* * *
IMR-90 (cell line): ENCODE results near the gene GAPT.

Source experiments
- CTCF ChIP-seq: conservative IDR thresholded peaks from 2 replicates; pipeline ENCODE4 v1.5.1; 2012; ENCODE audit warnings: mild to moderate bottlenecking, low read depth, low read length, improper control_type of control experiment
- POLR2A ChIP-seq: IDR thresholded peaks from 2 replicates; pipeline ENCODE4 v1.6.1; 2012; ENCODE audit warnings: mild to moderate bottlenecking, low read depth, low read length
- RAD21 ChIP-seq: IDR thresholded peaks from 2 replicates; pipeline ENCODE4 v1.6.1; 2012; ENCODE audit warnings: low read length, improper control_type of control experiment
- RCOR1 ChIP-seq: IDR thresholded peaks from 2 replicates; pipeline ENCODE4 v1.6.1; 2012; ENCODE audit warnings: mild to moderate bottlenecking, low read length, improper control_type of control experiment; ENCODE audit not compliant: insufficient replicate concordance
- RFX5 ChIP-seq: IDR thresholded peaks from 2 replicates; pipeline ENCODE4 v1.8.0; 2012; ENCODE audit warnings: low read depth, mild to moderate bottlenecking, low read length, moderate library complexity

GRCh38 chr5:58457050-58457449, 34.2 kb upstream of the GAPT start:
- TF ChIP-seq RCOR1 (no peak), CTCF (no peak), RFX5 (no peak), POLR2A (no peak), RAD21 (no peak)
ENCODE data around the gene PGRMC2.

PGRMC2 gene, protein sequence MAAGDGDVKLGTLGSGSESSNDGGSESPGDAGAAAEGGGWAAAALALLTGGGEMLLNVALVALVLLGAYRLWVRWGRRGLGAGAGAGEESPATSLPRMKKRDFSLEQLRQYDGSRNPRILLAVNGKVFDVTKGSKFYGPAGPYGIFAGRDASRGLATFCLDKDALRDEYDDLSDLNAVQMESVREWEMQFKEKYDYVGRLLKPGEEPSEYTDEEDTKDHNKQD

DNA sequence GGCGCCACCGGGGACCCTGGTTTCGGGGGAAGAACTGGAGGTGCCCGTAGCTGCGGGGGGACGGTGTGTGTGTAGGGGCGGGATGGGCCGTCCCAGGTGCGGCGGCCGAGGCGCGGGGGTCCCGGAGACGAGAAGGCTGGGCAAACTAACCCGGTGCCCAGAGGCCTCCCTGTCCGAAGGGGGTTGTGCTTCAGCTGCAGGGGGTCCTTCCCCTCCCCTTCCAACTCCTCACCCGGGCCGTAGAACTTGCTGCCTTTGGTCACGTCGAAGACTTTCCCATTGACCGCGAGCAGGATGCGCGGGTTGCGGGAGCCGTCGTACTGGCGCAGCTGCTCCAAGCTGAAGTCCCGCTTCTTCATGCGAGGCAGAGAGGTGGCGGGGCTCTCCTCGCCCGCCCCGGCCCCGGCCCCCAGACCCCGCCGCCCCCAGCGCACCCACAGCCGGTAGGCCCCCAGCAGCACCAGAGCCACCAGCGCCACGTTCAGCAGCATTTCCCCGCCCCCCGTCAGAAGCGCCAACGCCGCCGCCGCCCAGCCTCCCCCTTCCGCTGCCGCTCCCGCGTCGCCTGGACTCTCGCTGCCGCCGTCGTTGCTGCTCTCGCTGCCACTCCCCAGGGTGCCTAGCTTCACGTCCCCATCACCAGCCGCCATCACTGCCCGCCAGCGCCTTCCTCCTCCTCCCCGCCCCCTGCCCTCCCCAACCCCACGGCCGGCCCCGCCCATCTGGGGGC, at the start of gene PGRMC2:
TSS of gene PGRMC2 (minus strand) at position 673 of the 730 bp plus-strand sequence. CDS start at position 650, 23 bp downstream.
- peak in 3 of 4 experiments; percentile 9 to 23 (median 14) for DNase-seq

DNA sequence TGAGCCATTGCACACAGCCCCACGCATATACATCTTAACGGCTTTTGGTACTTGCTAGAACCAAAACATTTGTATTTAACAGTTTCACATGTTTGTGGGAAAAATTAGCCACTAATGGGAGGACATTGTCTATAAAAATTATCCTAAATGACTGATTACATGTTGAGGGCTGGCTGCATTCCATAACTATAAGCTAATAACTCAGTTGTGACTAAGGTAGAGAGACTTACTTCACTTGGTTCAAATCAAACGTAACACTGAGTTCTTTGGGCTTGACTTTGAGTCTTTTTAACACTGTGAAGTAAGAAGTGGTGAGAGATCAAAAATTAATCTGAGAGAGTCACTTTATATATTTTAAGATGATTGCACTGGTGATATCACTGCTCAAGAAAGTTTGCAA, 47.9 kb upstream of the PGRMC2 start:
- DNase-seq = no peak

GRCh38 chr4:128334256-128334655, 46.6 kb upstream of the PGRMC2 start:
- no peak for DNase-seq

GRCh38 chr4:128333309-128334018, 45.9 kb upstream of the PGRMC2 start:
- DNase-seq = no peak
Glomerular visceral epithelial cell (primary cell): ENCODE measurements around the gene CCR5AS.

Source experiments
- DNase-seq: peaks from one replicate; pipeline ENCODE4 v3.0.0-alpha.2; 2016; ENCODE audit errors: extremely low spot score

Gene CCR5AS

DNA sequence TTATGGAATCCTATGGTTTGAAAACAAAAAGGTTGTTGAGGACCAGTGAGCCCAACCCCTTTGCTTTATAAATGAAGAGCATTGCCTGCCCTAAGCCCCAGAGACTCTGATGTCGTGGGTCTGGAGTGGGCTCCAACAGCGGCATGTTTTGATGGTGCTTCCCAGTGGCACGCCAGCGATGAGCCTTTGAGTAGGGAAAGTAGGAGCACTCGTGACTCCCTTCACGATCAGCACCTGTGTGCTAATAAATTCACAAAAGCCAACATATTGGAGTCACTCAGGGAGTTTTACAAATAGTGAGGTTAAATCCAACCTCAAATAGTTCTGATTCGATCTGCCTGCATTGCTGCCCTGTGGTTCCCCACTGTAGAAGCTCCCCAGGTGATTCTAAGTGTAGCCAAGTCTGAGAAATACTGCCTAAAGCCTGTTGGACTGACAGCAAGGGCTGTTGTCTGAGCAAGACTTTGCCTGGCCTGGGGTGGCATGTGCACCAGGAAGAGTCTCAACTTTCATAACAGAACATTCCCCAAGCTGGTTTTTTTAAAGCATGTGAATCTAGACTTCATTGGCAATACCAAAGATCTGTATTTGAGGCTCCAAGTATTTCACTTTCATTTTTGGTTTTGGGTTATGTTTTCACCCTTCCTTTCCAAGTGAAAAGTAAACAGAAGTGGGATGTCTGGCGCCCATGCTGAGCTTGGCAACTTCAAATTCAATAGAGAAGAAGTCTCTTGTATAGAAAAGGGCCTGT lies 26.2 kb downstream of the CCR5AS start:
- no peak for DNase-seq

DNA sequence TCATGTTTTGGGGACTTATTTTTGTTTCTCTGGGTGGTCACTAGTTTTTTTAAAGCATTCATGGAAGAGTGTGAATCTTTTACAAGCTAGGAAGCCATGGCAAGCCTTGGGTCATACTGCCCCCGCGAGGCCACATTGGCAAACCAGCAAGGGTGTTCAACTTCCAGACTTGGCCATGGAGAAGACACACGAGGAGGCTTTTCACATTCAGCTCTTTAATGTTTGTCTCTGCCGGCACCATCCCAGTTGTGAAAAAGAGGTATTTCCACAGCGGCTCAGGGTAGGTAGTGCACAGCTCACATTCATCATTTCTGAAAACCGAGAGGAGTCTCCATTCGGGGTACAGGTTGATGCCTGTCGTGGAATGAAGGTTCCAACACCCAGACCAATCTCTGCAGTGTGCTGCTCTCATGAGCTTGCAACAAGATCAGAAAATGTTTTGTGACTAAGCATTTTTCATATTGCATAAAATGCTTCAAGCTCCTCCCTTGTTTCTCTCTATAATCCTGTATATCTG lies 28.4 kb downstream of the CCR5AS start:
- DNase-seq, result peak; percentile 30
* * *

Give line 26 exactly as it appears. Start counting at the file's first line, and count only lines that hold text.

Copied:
- no peak for DNase-seq